Use the Right Materials

These days we are always looking for ways to repurpose materials which is a good practice, however, when it comes to building a bat house, you want to make sure you are using quality wood that is rated for exterior use and is free of pesticides. New pieces of exterior rated plywood and cedar are better choices than old scraps of lumber.

Paint Your Bat House

In the past, it was thought that you should try leaving the bat house as natural as possible, but that is just not the case anymore. Giving the house 3 or 4 coats of exterior latex paint or stain will prevent rotting, increasing the life of the structure and providing protection for bats from leaks and drafts. Paint is also a great way to add an additional layer of insulation increasing the heat retention of the box. Additionally, it’s a good idea to stain the interior with a dark color to decrease light reflection into the house from the opening on the bottom. When bats are roosting, they will prefer a darker environment.

Reminder: Be sure to paint your bat house the right color for your area.

Different Bat House Designs

Single Chamber Bat House Design
Multi Chamber Bat House

Three proven designs are the single-chamber, multi-chamber and rocket box designs. While it is better to have a multi chamber design to accommodate more bats, the single chamber is great for mounting on the side of buildings and provides a lower profile, while multi-chamber and rocket boxes often mounted on poles will provide room for larger numbers of bats.

A Rocket Box Bat House | Photo Credit BLMNavada on flickr.com

Additional Resources

For additional information on bat house designs, check out batcon.org where they offer a wealth of information or just use these links to free design downloads of single chamberfour-chamber, and rocket boxes from their website. Each design incorporates the most successful features based on research done by volunteers with BCI’s Bat House Research Project (1993-2004) on hundreds of houses and artificial roosts. Another great resource with step by step instructions created by Carla Brown on the National Wildlife Federations website. She does an excellent job illustrating and building a BCI Certified Multi-Chamber Bat House.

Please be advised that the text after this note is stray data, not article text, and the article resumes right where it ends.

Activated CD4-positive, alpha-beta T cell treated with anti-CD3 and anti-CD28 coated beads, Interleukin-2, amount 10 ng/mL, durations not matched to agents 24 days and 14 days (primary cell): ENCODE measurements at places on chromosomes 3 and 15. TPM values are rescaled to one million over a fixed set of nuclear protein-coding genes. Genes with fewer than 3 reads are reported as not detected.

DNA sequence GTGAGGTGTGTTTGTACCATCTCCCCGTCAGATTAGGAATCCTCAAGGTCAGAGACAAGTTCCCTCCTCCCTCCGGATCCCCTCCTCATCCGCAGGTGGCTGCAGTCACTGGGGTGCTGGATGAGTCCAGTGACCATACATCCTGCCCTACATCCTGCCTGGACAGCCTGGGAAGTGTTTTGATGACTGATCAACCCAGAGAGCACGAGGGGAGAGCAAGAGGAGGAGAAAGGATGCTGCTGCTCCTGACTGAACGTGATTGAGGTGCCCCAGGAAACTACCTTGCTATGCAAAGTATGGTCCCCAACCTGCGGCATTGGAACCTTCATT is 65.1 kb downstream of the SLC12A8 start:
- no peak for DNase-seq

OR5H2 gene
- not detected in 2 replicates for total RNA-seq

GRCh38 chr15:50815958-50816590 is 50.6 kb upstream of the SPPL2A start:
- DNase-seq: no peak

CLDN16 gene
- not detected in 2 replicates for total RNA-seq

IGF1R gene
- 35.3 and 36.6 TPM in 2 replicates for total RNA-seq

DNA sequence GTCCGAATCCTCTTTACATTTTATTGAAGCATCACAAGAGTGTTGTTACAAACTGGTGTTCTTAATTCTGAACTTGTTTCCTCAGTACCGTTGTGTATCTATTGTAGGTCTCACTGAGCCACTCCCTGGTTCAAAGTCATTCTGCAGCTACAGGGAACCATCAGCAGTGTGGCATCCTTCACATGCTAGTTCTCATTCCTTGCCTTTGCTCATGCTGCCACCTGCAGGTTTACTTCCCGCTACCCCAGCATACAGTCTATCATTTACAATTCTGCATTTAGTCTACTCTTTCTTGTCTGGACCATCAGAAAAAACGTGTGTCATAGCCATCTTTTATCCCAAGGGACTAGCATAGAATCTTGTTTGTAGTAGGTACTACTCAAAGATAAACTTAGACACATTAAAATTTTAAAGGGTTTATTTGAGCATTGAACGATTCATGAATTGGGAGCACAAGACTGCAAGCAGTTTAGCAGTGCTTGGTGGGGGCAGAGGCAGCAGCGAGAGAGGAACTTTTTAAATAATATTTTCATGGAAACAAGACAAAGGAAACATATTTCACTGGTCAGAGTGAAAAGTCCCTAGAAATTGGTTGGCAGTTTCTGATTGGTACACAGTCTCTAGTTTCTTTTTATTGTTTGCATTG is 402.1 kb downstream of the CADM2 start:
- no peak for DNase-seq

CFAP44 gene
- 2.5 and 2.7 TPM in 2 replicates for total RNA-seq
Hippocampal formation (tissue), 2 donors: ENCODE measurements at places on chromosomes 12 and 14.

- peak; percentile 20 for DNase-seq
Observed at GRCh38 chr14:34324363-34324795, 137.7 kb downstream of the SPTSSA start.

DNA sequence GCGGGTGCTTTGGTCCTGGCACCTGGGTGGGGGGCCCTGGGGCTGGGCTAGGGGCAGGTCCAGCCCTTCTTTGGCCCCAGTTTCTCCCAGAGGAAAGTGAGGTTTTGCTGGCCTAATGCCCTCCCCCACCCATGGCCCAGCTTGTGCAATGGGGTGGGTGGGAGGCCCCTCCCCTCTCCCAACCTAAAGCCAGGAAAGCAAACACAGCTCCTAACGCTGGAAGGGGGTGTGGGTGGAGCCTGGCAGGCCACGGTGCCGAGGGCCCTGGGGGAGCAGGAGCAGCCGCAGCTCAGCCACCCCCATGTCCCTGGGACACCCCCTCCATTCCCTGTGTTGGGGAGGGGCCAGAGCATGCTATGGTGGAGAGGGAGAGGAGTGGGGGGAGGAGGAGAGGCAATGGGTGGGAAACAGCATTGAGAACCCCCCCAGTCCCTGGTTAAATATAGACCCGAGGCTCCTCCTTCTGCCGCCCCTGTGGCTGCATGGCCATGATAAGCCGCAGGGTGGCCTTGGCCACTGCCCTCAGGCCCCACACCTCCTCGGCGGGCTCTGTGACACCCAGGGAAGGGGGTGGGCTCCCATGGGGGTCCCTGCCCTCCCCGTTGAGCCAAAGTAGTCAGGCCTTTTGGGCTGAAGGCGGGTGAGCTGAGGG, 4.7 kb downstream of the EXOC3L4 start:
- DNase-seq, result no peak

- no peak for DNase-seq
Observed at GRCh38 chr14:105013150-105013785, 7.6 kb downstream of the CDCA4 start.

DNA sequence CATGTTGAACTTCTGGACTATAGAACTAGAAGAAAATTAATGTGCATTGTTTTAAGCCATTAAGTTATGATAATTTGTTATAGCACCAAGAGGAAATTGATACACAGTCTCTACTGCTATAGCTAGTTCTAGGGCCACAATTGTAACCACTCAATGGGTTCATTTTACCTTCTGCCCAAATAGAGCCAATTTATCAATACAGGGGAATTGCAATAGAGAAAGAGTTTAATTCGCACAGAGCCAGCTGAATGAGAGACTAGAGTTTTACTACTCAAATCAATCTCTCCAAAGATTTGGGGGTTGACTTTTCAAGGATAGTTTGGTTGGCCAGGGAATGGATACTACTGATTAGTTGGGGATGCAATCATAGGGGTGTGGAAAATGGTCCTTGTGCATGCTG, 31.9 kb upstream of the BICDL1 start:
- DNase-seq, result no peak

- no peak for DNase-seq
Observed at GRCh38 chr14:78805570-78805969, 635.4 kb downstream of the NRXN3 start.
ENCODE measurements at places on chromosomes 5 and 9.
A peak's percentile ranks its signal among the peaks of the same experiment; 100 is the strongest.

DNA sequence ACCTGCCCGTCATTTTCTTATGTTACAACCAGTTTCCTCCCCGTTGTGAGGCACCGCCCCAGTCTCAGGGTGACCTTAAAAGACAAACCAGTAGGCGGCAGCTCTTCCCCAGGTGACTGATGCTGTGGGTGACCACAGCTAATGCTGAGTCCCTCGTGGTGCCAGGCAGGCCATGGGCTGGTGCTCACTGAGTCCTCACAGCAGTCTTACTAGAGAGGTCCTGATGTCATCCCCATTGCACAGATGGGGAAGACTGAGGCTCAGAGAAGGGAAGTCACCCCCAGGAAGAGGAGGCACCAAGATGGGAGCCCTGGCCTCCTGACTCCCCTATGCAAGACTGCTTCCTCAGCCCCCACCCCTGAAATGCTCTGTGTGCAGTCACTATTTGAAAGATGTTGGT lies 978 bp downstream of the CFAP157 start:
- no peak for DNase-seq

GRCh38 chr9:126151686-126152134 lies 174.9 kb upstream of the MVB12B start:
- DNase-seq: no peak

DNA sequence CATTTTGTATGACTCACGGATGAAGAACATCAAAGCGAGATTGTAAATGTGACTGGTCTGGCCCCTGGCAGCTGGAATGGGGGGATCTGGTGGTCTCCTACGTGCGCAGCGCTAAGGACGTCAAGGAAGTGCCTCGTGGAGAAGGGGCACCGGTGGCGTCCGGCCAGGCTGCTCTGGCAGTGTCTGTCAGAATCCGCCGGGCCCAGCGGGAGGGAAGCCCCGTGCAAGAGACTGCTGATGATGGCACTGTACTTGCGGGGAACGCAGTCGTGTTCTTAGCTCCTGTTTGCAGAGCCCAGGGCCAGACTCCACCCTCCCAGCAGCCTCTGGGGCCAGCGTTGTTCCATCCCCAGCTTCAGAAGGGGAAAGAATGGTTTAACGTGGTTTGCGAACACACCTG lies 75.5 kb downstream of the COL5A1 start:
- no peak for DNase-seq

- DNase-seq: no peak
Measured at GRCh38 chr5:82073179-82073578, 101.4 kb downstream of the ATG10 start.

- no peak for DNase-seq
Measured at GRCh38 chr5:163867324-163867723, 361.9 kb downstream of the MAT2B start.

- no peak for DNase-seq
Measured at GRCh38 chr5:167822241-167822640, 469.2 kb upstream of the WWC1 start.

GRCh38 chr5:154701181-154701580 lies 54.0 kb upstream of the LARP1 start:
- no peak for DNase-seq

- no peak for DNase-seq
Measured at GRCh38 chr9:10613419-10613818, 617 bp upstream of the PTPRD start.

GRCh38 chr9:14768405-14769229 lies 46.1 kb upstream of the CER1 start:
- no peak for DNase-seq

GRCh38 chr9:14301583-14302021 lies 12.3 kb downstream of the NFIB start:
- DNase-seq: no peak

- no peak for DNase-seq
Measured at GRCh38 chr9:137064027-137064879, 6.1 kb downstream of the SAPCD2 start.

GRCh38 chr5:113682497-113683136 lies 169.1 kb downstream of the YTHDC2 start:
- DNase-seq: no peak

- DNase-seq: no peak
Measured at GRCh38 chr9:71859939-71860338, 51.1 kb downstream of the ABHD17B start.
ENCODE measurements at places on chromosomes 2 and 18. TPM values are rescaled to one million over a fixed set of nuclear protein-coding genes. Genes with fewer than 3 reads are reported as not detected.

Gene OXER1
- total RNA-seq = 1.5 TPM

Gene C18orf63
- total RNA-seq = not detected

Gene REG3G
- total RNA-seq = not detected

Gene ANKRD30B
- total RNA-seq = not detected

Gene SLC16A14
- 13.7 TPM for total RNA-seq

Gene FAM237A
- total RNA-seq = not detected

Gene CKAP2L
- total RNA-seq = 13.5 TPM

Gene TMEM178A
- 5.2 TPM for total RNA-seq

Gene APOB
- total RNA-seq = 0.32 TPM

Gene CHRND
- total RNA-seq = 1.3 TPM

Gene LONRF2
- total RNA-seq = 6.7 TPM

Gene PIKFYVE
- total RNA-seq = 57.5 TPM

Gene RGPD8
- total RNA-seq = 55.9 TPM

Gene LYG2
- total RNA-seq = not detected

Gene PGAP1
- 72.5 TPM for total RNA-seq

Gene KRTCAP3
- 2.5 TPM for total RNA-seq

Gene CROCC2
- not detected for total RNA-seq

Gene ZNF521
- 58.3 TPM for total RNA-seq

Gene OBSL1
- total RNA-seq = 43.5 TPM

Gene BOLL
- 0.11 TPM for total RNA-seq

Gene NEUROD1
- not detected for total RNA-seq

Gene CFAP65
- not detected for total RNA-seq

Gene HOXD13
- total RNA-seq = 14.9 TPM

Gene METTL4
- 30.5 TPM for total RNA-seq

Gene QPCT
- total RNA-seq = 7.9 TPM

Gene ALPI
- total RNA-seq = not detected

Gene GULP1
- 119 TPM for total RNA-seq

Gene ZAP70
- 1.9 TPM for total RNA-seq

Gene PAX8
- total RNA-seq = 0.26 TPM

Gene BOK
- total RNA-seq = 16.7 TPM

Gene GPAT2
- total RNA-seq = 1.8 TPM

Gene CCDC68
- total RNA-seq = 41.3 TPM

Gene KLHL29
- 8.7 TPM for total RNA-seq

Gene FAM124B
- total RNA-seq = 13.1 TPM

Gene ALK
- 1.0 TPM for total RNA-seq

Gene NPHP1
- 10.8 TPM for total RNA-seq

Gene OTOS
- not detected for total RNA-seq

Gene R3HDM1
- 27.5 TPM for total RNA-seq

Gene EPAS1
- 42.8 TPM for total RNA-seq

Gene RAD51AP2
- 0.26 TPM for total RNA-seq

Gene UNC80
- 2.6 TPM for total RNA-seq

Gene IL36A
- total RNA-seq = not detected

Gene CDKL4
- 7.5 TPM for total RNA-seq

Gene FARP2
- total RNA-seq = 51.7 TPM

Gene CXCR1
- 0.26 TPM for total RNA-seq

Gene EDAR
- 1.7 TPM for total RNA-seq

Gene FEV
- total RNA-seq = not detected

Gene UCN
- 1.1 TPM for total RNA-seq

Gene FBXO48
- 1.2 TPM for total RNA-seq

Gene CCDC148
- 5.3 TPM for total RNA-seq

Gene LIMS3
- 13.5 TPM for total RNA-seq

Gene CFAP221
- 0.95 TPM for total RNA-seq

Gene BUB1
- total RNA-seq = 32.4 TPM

Maintaining Your Bat House

Once you have attracted bats, you must maintain the bat houses to keep them coming back year after year.[5] Most bat species tend to migrate in colder months to warmer climates. Pests, such as wasps or mud daubers will use the box when bats are not present. Each winter, remove unwanted pests after bats have departed. Also, reapply fresh caulk, paint or stain every few years to protect the wood against the elements. Be sure to monitor the bat house to detect potential problems such as predators, overheating, wood rot, etc. Any repairs or cleaning should be done when bats are not present.

Conclusion- Getting Bats in Bat Houses

Whether you just want to attract bats to your back yard or to bridge the gap during an eviction or other habitat loss, a bat house can be a useful way to keep them around. Since the bats must move elsewhere, it is strongly encouraged to install bat houses to mitigate roost loss.[6] Bats save U.S. agriculture billions of dollars per year in pest control and around the world bats are a key pollinator of plants and crops.   Please research local laws and best bat management practices before doing a bat exclusion. With a little knowledge and effort, your bat house can become a successful home for these mysterious and beneficial creatures.

If you are looking for more information on bats and the eviction process read the post on The Best Way To Get Rid Of Bats.

References

1. https://www.psu.edu/dept/nkbiology/naturetrail/speciespages/little_brown_bat.html

2. https://batmanagement.com/blogs/bat-roosts/why-do-some-bat-houses-fail

3. http://www.batcon.org/why-bats/144-resources-issues/getting-involved/bat-houses

4. http://www.batcon.org/resources/getting-involved/bat-houses/build

5. http://www.batcon.org/resources/getting-involved/bat-houses/build

6. http://www.flybynightinc.org/management.htm